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Gardening with Stephanie Tames

Follow successful gardener’s advice

    Most everyone has heard the saying that “imitation is the sincerest form of flattery.” For the gardener, imitation is also the surest way to success. That’s the advice of Bob Randolph, who, for 18 years, has made Georgia Southern Botanical Garden a showplace of old-fashioned southern favorites and native plants of the Southeastern Coastal Plain.  
    As the person most responsible for how the Garden looks, Randolph gets a lot of gardening questions – from the casual visitor to local residents who stop at the Garden regularly to see what’s blooming. Most often, gardeners want to know what and how to plant to ensure a successful garden.  Randolph doesn’t mind – and may be a little flattered — if people point to a flower bed and say, “that’s what I want my garden to look like.”  In fact, he told a group of gardening enthusiasts at a workshop last week to take pictures of gardens or landscaping that work – and don’t work — to use as a guide for their own gardens.
    Successful gardening, Randolph told the group, is learning by what others have done. At the Garden, he enhances all flower beds with organic material (for example composted leaves and manure). Even if beds are already established, “side dressing” plants with organic compost – spreading compost around plants then mulching – will give the plants the nutrients they need and help build better soil.  “It’s all about soil,” Randolph said.  “Poor soil can hurt a healthy plant, while good soil can save a weak plant”

    Knowing what and where to plant is also a key to successful gardening. Randolph suggests taking pictures of what you like, keeping a gardening journal, and researching.  Among the books he recommends for gardening in the coastal plain are “Best Garden Plants of Georgia” (Dillard/Williamson), “Bulletproof Flowers for the South” (Jim Wilson), “Gardening with Native Plants of the South” (Wasowski) and “Georgia Gardener’s Guide” (Reeves/Glasener). Two of his favorite books were written by local garden clubs: “Down to Earth” by the Spade and Trowel Garden Club and “Garden Guide to the Lower South” by Trustee’s Garden Club of Savannah. All of the above books are available from the Garden.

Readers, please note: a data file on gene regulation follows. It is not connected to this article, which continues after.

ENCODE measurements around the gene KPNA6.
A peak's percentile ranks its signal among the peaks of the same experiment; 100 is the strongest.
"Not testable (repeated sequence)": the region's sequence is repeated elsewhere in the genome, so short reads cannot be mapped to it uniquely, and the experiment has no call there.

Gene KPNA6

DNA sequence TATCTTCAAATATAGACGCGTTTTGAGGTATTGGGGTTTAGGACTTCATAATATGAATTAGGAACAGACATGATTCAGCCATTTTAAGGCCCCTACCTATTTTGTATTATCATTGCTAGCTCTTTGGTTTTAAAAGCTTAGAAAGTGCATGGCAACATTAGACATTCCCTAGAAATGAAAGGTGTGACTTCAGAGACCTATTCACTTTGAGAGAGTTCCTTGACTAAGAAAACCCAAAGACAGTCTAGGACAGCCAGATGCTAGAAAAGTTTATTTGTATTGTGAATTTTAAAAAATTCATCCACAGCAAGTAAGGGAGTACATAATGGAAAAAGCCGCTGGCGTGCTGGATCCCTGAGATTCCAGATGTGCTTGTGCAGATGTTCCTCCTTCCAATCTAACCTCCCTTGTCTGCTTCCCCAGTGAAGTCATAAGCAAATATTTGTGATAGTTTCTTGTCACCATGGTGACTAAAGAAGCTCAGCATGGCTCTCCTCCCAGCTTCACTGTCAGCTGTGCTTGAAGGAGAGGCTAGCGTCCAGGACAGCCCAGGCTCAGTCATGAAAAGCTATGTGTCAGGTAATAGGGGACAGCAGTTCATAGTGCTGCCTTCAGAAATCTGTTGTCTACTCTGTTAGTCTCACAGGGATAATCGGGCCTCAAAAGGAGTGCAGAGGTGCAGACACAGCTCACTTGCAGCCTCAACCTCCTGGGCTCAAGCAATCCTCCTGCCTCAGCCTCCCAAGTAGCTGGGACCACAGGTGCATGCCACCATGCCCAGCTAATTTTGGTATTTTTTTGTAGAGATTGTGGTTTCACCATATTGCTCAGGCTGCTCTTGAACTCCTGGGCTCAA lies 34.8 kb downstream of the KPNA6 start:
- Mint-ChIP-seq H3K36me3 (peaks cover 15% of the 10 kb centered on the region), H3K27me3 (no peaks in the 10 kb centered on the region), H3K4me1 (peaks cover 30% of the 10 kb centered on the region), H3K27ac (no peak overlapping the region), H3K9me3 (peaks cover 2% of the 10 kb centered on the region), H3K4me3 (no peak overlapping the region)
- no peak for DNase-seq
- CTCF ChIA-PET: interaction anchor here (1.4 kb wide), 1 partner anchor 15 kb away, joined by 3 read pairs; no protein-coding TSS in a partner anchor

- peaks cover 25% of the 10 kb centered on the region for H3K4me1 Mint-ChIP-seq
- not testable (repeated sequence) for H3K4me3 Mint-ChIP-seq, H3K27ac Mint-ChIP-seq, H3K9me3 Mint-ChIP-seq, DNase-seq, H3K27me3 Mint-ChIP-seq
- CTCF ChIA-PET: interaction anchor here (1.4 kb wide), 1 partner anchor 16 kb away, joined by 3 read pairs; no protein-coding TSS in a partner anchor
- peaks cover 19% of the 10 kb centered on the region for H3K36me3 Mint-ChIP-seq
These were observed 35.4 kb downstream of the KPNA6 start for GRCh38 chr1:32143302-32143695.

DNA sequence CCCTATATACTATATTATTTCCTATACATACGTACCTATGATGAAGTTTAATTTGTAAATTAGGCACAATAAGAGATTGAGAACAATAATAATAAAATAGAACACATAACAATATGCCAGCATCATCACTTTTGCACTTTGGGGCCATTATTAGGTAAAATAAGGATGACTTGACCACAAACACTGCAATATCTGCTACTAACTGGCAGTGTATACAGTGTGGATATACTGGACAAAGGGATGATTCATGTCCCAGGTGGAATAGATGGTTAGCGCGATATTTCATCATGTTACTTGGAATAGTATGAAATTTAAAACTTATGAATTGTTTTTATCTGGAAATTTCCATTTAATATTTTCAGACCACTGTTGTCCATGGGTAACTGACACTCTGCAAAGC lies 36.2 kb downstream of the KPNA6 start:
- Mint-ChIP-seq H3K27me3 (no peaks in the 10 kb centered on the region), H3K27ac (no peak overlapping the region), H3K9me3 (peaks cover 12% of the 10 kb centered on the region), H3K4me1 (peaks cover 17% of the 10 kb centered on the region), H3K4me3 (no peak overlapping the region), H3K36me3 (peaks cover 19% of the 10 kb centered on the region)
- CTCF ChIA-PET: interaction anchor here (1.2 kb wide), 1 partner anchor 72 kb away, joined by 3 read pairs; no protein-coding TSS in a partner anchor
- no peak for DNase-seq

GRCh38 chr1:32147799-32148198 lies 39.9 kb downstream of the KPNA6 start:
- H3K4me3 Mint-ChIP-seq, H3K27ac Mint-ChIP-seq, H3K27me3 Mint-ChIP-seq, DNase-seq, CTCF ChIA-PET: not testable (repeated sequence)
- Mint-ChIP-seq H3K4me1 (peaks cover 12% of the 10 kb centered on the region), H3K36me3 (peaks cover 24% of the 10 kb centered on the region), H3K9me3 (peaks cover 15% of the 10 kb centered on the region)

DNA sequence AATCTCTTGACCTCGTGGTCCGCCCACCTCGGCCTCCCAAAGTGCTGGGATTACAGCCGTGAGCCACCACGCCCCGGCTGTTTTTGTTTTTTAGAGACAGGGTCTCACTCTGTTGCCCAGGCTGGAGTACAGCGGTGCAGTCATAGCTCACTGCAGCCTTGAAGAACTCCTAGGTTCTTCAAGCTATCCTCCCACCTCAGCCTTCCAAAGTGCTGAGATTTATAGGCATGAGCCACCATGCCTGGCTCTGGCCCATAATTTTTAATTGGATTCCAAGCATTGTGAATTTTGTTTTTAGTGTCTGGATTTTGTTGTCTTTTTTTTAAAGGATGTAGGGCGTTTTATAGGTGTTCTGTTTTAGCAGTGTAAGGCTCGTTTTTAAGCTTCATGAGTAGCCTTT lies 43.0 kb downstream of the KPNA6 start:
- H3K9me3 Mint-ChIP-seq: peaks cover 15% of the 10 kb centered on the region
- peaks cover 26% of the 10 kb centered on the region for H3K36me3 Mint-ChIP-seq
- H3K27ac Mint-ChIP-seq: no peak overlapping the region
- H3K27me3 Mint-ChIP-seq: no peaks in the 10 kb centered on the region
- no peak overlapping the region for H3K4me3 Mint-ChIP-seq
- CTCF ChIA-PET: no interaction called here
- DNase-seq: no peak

While choosing what to plant is often based on personal preference, many people look to the successful gardener for their recommendations. Above is a list of some of Randolph’s favorites. Most of these can be found at Georgia Southern Botanical Garden.
    Georgia Southern Botanical Garden is holding its annual spring festival and plant sale on Saturday, March 29, from 10 a.m. to 3 p.m., at 1505 Bland Ave. Many of “Bob’s favorites” will be available at the sale, and Bob will be happy to help you find the right plant for your garden.
    There will also be a Farmers Market from 9 a.m. to 2 p.m., where high-quality compost will be available for sale.

Garden Section Editor: Stephanie Tames, Georgia Southern Botanical Garden. If you are interested in contributing a gardening article or have deas for articles, contact Stephanie Tames at stames@georgiasouthern.edu or 871-1149.
Trees

 

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